I have been amazed at the ways laughter can emerge amidst even the most difficult of circumstances.
Don’t be afraid of a little humor even during serious situations.
Shane enjoyed a good laugh, whether at work or at home with the kids. So even while he was sick, Shane liked to make people smile. He might show up wearing an elf hat or send someone a little video message wearing a random mask.
When we were reaching out to our CaringBridge community with the latest difficulty, we would often stop to tell a funny story. For instance, the time his dialysis technician suggested Shane should drink beer. That might be more funny in the world of dialysis, where beer-drinking is an absolute no-no, but in Shane’s case his staff was desperate to get him off the milk habit (high in potassium and phosphorus). When we stopped to share the humor we saw in the medical world, I think we wanted to cheer up our readers but also ourselves.
Even after Shane was gone, I thrived on funny stories about him. One of his workmates might email a memory that I re-read for days because it made me smile. Or, I might think back and remember a funny event — or even a not-so-funny event (like a big fight we had) — that, when looking back, suddenly got me chuckling about how young we were or how serious or dramatic we thought things were then.
I continue to notice that seeing the funny side of life makes things more palatable. There have been times when I have had trouble getting my grandkids on board with something and found that, when I could come up with an exaggerated scenario and get one of them giggling, suddenly the whole issue had changed.
As a line went in a children’s book I read recently,
“If somebody can say something funny, then that often makes everybody feel happy.” [Alexander McCall Smith]
The Capacity to Distract, to Redirect, and More
There are so many benefits to humor that it’s worth a try.
- Humor can take the mind off of today’s struggles, moving your focus outward.
- As you laugh, you can be distracted from your concerns and almost feel like your old self again for a moment.
- Humor can strengthen you, moving you in a new direction, giving you a new strategy for endurance.
- Humor is an act of community, a shared experience. Shane used to belong to a social media group called I Hate Dialysis — a tongue-in-cheek group providing community for those enduring the constant challenges of dialysis. The site’s banner read, “We are NOT negative, we just HATE dialysis”!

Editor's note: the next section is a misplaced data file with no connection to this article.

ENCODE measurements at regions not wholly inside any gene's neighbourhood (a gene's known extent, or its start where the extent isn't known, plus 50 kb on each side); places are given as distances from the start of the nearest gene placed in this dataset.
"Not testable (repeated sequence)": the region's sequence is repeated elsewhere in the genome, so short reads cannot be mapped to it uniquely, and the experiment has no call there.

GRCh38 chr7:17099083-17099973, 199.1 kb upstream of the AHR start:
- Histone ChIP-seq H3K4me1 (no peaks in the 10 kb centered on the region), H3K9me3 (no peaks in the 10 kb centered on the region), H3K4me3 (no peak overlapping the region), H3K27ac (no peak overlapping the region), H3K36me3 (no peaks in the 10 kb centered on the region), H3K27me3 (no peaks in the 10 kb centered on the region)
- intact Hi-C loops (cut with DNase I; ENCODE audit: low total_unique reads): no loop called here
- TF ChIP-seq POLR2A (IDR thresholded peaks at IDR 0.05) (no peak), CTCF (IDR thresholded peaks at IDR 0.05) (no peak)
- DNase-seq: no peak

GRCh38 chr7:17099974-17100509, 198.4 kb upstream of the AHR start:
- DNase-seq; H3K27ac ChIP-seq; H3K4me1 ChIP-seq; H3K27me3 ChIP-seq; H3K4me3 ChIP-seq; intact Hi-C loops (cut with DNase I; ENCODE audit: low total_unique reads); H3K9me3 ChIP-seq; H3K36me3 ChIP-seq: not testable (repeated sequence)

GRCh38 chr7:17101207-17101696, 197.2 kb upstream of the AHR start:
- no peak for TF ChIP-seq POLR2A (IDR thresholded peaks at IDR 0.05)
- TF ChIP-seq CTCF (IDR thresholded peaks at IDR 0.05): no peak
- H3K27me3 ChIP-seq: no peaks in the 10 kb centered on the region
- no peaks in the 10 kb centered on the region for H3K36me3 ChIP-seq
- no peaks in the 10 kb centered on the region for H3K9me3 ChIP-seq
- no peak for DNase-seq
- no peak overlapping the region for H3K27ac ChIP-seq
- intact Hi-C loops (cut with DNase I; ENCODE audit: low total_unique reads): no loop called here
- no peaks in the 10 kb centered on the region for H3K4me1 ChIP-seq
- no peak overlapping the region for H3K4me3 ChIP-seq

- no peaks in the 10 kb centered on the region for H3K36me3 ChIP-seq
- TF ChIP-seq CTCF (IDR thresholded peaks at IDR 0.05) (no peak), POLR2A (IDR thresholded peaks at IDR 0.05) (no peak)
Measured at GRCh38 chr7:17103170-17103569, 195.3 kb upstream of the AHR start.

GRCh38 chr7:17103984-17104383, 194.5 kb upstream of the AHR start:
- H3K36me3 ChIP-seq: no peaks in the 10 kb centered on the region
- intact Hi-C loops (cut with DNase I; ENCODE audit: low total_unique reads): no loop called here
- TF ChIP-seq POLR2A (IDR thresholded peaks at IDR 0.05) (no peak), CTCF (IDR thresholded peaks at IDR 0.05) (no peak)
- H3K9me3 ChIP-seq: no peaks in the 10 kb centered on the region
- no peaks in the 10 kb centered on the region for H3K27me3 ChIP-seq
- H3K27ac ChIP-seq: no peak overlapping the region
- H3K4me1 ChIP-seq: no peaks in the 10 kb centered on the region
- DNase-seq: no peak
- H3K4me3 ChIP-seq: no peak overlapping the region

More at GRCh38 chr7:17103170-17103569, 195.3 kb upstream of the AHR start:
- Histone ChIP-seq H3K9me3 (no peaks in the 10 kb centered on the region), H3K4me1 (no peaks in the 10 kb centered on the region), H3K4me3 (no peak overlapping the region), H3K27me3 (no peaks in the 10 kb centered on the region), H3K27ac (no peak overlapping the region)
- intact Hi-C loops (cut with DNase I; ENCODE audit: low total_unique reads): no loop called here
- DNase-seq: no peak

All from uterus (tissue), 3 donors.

Potential Health Benefits
Humor also has potential health and relaxation benefits — again making it worth a try.
- The Mayo Clinic says the benefits of laughter may range from relieving stress to chemically boosting the immune system (https://www.mayoclinic.org/healthy-lifestyle/stress-management/in-depth/stress-relief/art-20044456)
- Psychology Today feels the benefits of humor are worthy of study. Although they discount extreme benefits and they warn that extreme humor could correlate with risky behaviors, still they see evidence for stress reduction and immunity boosts, at least in the short-term (https://www.psychologytoday.com/us/blog/humor-sapiens/201202/can-humor-and-laughter-boost-your-health)
- The Web MD says laughter might be a form of exercise! (https://www.webmd.com/balance/features/give-your-body-boost-with-laughter#1)
- Mental Floss cites a study that found laughter burns calories, as well! (http://mentalfloss.com/article/539632/scientific-benefits-having-laugh)
You may be the one skilled at telling jokes, card tricks, impersonations, or other talents likely to bring a smile. For the rest of us, we can bring something along:
- A goofy movie.
- A gently funny issue of Reader’s Digest or the like.
- The latest joke circulating in your e-mail.
- A cute cat video or funny commercial shared on Facebook, YouTube, or other social media.
- A memory to share of a silly mistake or a time you laughed together.
Be careful to check in with your someone often, to be sure nothing is taken personally. Sometimes jokes are at the expense of something or other. When that hits a little close to home — a different political opinion, a personality trait that is all-too-familiar, or a trait that hits home such as divorce, alcoholism, or aging — it may be time to change direction.
It is also worth mentioning that some folks want to focus on the “upsetting” and not on the “uplifting”; they want you to recognize how difficult their struggles are and a laugh is not what they are looking for. Keep an eye out for this. Your someone may not have had anyone share this part of their journey with them yet, or they may be the sort of person who copes with difficulties by seeing the drama played out. Take inventory of where both you and your someone sit on the continuum between humor and seriousness, especially in the beginning.
But despite these considerations, remember…
Humor can be a part of blessing others in many ways.
Blog #22, COMMENT BELOW: Any funny stories to share?
P.S. Sorry this went out when I was still in the middle of writing it. I guess that was an example of finding humor in something that went wrong 🙂